Use this URL to cite or link to this record in EThOS: http://ethos.bl.uk/OrderDetails.do?uin=uk.bl.ethos.550295
Title: Chinese primacy in East Asian history : deconstructing the tribute system in China's early Ming Dynasty
Author: Zhang, Feng
Awarding Body: London School of Economics and Political Science
Current Institution: London School of Economics and Political Science (University of London)
Date of Award: 2009
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Abstract:
The "tribute system" has been the central organizing concept for our thinking about historical East Asian politics since the 1940s. Despite its dominance in the literature, however, the concept remains ill-defined and underspecified. The extant frameworks constructed around the concept also have not been evaluated conceptually and empirically in a systematic way. Most importantly, the tribute system, as an important institution for interstate relations in East Asian history, remains undertheorized in the existing literature. This thesis identifies three interrelated ways in which the "tribute system" concept has been used in the literature and argues that they all encounter problems in interpreting or explaining historical East Asian politics. The thesis deconstructs this concept by developing a theory of Chinese primacy in historical East Asia and by evaluating it against evidence from early Ming China's (1368-1424) relations with Korea, Japan, and the Mongols. The theory and evidence show that East Asian politics under the condition of Chinese primacy or unipolarity are best described as the dynamics between China's political/military domination and other states' accommodation and resistance. A variety of motives and strategies that China and its neighbours can employ toward each other are identified. The multiplicity of the relations between China and its neighbours suggests the need to deconstruct the analytical category of the "tribute system" and develop new conceptualizations about historical East Asian politics. The thesis calls for new thinking about historical East Asian politics, contributes to theorizing in this field by developing a synthetic theory of Chinese primacy that draws on both realist and constructivist theories of International Relations, and evaluates some persistent myths about Chinese foreign policy and East Asian politics in history.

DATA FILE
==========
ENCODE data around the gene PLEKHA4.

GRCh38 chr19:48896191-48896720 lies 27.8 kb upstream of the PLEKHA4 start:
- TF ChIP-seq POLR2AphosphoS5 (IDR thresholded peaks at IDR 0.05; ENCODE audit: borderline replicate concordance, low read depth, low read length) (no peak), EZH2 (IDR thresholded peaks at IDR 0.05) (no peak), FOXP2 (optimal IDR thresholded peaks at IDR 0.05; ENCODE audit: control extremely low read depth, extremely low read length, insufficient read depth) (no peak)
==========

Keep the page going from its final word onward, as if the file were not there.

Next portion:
Supervisor: Not available Sponsor: Not available
Qualification Name: Thesis (Ph.D.) Qualification Level: Doctoral
EThOS ID: uk.bl.ethos.550295  DOI: Not available
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